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Syrian children trapped in besieged areas 'forced to eat animal feed'

'I watched my kids losing weight every day and I wasn’t able to do anything,' one father tells Save The Children.
A child pushes his bike across the city, Eastern Ghouta (Amer Al Shami/Save the Children)

More than a quarter of a million children in Syria’s besieged zones are living in “terror,” regularly subjected to barrel bombs, air strikes and shelling, an aid group said on Wednesday.

According to a new report by Save the Children, at least 250,000 children lack access to food, clean water and medicine and have grown more “withdrawn, aggressive or depressed” as a result of the effects of the fighting.

“Children are living on the verge of death. They are forced to eat leaves – even flour and milk is forbidden to bring in,” Raed, an aid worker said.

The Childhood Under Siege report, based on extensive interviews with people in besieged areas, found that restrictions on access and fighting has worsened over the past six months. Many children are suffering from malnutrition and there are widespread reports of child deaths as a result of the sieges.

Families who tried to escape have reportedly been gunned down by snipers, which have trapped many Syrians in open-air prisons, Save the Children said.

“A relative’s infant son died from malnutrition because of the lack of formula and food for children. His mother wasn’t able to breastfeed him because she was in such poor health,” Um Tarek, a mother in Misraba, a Damascus suburb, told the aid group. 

Hassan, a father who fled the eastern city of Deir Ezzor, said that he had desperately been trying to shield his family from the terror outside.

“When the shelling was happening my children were terrified … I saw four children that were hit by the bombs,” he said. “It was so tragic, I couldn’t even watch what was happening. Some children lost their limbs.” 

Even when the bombs were not falling, the family faced a host of challenges.

“I used to lie to my children and tell them that the grass is edible. But who am I kidding? The grass wasn’t edible … I was convincing them that we bought it in order to eat it just like everyone else. I ate it in front of them so they would be convinced,” he said.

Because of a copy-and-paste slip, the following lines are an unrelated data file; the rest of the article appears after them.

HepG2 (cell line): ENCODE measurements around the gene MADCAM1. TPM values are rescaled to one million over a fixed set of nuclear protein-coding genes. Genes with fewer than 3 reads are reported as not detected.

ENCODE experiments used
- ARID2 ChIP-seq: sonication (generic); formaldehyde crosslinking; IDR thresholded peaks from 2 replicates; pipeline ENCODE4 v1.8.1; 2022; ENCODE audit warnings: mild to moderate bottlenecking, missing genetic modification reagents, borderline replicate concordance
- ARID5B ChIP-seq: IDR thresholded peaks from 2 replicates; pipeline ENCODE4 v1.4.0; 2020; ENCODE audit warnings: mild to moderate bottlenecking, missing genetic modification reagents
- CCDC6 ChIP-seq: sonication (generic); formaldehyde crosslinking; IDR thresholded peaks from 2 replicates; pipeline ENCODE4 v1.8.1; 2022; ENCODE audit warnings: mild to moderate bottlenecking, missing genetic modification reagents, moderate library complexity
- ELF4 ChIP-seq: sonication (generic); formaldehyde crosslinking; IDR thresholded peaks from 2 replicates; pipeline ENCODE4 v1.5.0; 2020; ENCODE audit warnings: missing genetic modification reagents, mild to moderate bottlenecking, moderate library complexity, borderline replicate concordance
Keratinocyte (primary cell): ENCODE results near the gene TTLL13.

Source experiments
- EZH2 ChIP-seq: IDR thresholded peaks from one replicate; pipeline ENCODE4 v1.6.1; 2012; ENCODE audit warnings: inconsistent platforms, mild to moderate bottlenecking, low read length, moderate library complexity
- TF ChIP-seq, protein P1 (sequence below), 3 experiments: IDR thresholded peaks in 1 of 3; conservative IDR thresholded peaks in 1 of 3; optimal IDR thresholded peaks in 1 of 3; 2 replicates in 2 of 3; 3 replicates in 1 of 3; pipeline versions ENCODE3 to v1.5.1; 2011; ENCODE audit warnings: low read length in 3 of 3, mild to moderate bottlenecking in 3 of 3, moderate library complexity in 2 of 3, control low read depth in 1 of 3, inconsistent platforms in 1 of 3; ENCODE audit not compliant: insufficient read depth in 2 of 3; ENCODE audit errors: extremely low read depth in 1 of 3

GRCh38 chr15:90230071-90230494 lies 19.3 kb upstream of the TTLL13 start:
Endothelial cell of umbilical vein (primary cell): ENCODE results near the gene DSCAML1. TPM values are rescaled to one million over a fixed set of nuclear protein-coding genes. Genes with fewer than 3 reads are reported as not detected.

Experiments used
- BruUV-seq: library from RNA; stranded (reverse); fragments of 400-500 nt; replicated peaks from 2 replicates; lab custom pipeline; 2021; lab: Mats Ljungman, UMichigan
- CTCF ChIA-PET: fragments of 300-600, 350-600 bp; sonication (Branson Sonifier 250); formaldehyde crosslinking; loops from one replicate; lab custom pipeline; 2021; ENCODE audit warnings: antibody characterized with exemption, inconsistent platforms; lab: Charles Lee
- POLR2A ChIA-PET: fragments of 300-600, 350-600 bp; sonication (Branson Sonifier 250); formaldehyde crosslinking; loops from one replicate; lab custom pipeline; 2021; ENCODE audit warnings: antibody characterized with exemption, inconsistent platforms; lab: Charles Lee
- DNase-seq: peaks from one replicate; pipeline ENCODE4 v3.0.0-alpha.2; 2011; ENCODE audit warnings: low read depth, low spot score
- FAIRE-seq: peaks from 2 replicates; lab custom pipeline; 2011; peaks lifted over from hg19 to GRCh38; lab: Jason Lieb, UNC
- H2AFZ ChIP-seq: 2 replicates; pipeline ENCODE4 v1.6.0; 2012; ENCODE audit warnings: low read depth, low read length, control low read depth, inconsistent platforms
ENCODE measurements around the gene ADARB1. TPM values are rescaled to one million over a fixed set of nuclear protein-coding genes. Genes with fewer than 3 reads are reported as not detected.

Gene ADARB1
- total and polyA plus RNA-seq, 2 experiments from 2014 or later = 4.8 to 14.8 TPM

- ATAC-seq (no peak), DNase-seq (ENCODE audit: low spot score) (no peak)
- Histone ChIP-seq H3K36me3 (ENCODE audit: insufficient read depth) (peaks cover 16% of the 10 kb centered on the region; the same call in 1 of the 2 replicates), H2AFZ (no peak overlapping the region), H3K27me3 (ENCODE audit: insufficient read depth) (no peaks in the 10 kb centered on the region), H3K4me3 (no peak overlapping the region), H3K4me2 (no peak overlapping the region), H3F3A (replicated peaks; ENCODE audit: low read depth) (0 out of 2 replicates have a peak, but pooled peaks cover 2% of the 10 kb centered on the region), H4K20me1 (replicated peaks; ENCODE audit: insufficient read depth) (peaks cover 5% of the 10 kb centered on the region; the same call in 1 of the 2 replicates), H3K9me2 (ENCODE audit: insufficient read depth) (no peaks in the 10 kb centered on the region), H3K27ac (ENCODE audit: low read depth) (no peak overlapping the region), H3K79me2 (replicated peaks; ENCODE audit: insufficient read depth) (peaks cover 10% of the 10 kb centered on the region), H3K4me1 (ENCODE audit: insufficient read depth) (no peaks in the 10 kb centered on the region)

“I (watched) my kids losing weight every day and I wasn’t able to do anything. My children lost more than a quarter of their weight.”

Recent analysis by the Syrian American Medical Society (SAMS) found that of the 560 deaths surveyed, almost 50 percent of the casualties were children under 14 years old.

Many of these deaths were from preventable causes, including accidentally ingesting poison while scavenging for food, or a lack of emergency medical care, the organisation said.

“Children are dying from lack of food and medicines in parts of Syria just a few kilometres from warehouses that are piled high with aid. They are paying the price for the world’s inaction,” Save the Children CEO Tanya Steele said.

“Families interviewed for this report spoke of sick babies dying at checkpoints, vets treating humans and children forced to eat animal feed as they cower in basements from airstrikes. Enough is enough. After nearly five years of conflict in Syria, it’s time to end the sieges.”

Hassan fled Syria to Lebanon with his family (Nour Wahid/Save the Children)

Rihab, a mother in Eastern Ghouta, who spoke to the charity on the condition that her real name not be used, said that “fear has taken control”.

“Children now wait for their turn to be killed. Even adults live only to wait for their turn to die,” she said.

Eastern Ghouta is one of the 18 areas in Syria now deemed as besieged by the UN, although some aid groups put the figure significantly higher.

In early February, UN’s Office for the Coordination of Humanitarian Affairs (OCHA) said it believed 486,700 people were under siege, while monitoring network Siege Watch estimates it’s closer to one million people. NGO Doctors Without Borders (MSF) has put the figure as high as two million.

A hard-won ceasefire came into force late last month, with aid deliveries to besieged areas finally being allowed in, but violations are ongoing and aid groups have described aid delivery as “ad hoc” at best and have “often [been] stripped of vital supplies including medical equipment”.

Ahmed, a boy in Douma, said that he found it very difficult to forget about the fighting.

“When I hear the sound of a shell or a plane, then I get very afraid and I hurry to escape and hide under my bed,” he said.

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